John Innes Centre scientists mine plant genomes for valuable chemicals

Plant scientists in Norwich have scoured the genome sequences of 17 different plant species to find genes that could help produce high-value chemicals on a large scale.

Published today in the journal Proceedings of the National Academy of Sciences of the USA, Professor Anne Osbourn led colleagues from the John Innes Centre, and collaborators in Russia and the US, in an ambitious project to identify genes encoding enzymes involved in the synthesis of chemicals called terpenes.

Many terpenes have important uses in industry, for example some are used as food flavourings, cosmetic fragrances, pesticides and pigments. Others are active ingredients in pharmaceutical products, including widely prescribed cancer drugs and anti-malarials.

The team were specifically interested in finding terpenoid synthase genes, which encode enzymes that give terpenes their basic structure, and cytochrome P450 genes, which are responsible for modifying the basic structure. Each plant species has a functionally distinct set of these genes, so across the plant kingdom there is an almost infinite number of ways to create chemicals with different properties.

Professor Osbourn said: “Plants produce terpenes in very tiny amounts, so it is a rather wasteful, labour-intensive and above all expensive process to extract them directly from plants. But now we know where to find the genes responsible for making terpenes, we can start manipulating these genes to yield larger volumes of product more sustainably.”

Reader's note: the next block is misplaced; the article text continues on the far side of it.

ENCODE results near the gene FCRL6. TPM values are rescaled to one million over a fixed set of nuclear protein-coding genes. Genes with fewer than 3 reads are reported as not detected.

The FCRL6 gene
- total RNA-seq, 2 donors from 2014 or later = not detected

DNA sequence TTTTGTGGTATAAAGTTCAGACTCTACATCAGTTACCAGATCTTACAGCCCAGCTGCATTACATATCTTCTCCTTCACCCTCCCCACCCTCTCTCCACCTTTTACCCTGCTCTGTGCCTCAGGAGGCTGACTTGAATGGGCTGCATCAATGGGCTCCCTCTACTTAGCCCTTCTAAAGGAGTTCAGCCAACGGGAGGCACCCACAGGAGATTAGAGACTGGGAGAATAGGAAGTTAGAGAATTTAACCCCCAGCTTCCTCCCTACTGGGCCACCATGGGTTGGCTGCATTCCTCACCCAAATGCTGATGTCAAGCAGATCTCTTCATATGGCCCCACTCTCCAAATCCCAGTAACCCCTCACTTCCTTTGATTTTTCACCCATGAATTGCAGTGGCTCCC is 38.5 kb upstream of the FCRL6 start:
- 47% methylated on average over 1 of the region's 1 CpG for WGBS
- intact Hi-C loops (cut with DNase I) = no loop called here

The BBSRC-funded research found that in many plants the terpenoid synthase and cytochrome P450 genes tend to cluster together rather than being scattered about the genome, making genetic engineering relatively simple. One next step could be to use synthetic biology techniques to turn plants into ‘factories’ for the production of specific, valuable terpenes.

Another possibility is to insert plant terpene genes into the cells of a microorganism such as yeast. Yeast grows quickly, easily and in large volumes, so it is ideal for the production of terpenes on an industrial scale.

Professor Osbourn said: “We’re really excited by the prospect of ‘growing’ terpenes in yeast. It would make the manufacture of these chemicals much more sustainable, environmentally friendly and cheaper – and anything that makes things like cancer drugs and anti-malarials cheaper to produce is going to be a huge benefit to society.”